Cherry Pie Picache unlearns acting in Foster Child
Internationally acclaimed actress.
That’s what Cherry Pie Picache is trying to get used to after winning the Best Actress award at the 9th Osian’s Cinefan International Film Festival for Foster Child, which is opening in cinemas nationwide today.
In the movie, she plays a foster mother named Thelma. As a volunteer for a non-government organization taking care of abandoned children, she takes care of very young orphans before they are legally adopted.
Award-winning scriptwriter Ralston Jover (Kubrador) pointed out that Thelma was based on a real-life foster mother whose every day routine he thoroughly followed when he conceptualized the story. Even during the writing of the shooting script, he kept on coming back to the real-life Thelma.
The director of Foster Child is the equally awarded Brillante “Dante” Mendoza. In May this year, Foster Child had its world premiere at the prestigious Directors’ Fortnight during the 60th Cannes International Film Festival.
Though we have known Cherry Pie to occasionally appear in soap operas doing mother, aunt or mistress roles, her involvement with independently produced films that made waves abroad started a long time ago.
Titles that easily come to mind are American Adobo, Magnifico, Bikini Open and just last year, Kaleldo, wherein she convincingly played a ***. Kaleldo was her first job with Mendoza and she won for it the best actress award at the Durban International Filmfest in South Africa.
Despite these solid acting experiences, Cherry Pie intimated that when Mendoza offered her the role of Thelma, she had to throw everything she’d learned in her 17 years in the business. “It was a big challenge, I had to unlearn everything I know about acting.”
Mendoza wanted a semi-documentary approach, meaning all actions must be shot in real-time. It was all new for Cherry Pie. “I had to come out very raw, very genuine. I want the viewers to see me not as Cherry Pie the actress but as Thelma.”
Director Mendoza’s non-conventional approach makes the film more engaging to watch, despite the heavy subject matter. With the use of one camera, the audience follows Thelma in the labyrinthine alleys in one of Metro Manila’s depressed communities.
Before shooting, Cherry Pie said she had three-day familiarization in an economically challenged neighborhood in Sta. Mesa, Manila, and it brought her lots of surprises. Though the film was shot in about 15 days, she had grown attached to the people and the place.
“What surprised me the most was the genuine affection of foster parents to orphans under their care. They have a family of their own and taking care of a stranger is hard. They live in miserable conditions. Yet, though they are poor, they are capable of loving someone who they know will only be with them for a short while,” Cherry Pie said.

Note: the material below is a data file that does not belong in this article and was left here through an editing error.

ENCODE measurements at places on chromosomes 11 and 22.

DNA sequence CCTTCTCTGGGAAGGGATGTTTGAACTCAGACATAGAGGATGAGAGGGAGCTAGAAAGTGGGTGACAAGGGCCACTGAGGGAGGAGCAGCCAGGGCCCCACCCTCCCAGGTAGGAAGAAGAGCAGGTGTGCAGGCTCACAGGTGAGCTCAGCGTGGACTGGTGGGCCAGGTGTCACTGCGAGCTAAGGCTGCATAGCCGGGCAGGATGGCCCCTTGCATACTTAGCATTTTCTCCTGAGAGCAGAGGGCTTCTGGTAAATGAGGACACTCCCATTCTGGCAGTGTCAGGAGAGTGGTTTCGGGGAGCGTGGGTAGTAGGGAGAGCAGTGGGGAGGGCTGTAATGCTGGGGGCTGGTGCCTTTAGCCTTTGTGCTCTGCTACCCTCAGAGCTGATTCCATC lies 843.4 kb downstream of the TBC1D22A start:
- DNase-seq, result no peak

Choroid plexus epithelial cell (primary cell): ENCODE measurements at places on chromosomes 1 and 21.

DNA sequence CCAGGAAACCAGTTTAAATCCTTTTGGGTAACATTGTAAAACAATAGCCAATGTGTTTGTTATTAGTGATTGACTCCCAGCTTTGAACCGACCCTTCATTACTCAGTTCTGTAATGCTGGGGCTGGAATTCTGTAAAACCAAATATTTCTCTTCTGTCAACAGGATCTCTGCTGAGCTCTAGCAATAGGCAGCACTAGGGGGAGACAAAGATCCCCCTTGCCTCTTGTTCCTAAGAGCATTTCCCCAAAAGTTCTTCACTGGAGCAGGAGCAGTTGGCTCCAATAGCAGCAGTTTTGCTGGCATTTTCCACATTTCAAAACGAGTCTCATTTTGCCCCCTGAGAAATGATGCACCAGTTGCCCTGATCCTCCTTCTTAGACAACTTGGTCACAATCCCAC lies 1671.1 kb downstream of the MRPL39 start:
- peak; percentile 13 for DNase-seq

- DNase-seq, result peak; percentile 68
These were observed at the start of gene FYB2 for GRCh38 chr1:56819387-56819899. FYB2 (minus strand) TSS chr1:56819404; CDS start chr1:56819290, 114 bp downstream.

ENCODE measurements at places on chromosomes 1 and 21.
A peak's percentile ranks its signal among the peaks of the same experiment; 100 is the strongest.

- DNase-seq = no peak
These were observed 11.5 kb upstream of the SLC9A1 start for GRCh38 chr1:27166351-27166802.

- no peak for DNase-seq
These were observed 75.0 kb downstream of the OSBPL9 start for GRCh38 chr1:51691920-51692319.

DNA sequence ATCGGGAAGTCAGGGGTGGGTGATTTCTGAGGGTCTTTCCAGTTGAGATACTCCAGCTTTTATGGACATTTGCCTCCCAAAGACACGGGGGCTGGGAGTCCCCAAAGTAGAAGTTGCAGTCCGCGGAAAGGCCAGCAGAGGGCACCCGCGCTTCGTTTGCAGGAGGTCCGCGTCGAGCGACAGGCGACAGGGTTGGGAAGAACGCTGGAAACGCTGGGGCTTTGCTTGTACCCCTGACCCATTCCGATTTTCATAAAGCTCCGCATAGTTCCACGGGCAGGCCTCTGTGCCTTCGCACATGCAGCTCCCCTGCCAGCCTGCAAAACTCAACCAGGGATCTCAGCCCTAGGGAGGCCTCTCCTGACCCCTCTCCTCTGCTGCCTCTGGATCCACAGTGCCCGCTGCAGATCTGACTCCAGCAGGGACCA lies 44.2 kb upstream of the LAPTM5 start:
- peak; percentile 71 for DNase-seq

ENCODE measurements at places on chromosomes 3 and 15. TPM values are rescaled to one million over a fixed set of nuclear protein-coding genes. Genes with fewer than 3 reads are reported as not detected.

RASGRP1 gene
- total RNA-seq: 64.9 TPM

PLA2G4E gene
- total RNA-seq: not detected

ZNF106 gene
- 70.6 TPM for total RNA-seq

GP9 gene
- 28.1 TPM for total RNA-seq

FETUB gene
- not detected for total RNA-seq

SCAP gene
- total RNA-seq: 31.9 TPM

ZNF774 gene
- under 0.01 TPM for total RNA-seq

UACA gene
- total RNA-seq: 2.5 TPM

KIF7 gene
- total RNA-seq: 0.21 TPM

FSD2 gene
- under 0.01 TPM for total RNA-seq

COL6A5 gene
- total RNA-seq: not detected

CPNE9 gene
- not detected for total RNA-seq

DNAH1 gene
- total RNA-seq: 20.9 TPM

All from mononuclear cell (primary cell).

She added that she found it ironic that those who have more material things in life are the ones avoiding such task. “They are too busy in their work or businesses but if you think about it, members of the middle and upper class in our society are the ones more capable of being foster parents,” she lamented.
In the film, Thelma gets P1,500 allowance a month, plus diapers, milk and other basic supplies needed by the growing baby, provided by the non-government organization, represented by a comely social worker played by Eugene Domingo. Though Domingo is known to be an effective comedian, in Foster Child her talent for drama also shines through.
Thelma has a biological son (played by Jiro Manio) but she can’t help being emotionally attached to her “semi-adopted” child.
The question that lingers: Until when is such bliss? In one street scene, a school’s façade, Thelma encounters one of her former alaga accompanied by a nanny, waiting for their car that will fetch them. Thelma calls out to the boy relentlessly but he can’t recognize her anymore, until he is carried inside the vehicle by the nanny who mumbles something like, “Hurry, you might be kidnapped by this lowlife.”
Such is the fate that of the relationship between foster parent and the child assigned to her. How long can aling Thelma endure such emotional roller-coaster ride?
“When the time comes they have to separate, the pain is deeply felt by Thelma. What more if the child won’t recognize her anymore after a few years. Knowing Thelma is a real person, and there are many of her kind, sometimes I can’t help but cry all by myself. Napapahagulgol na lang ako,” Cherry Pie said.
Foster Child will also be screened at the Montreal and Pusan International Film Festivals this month and next.
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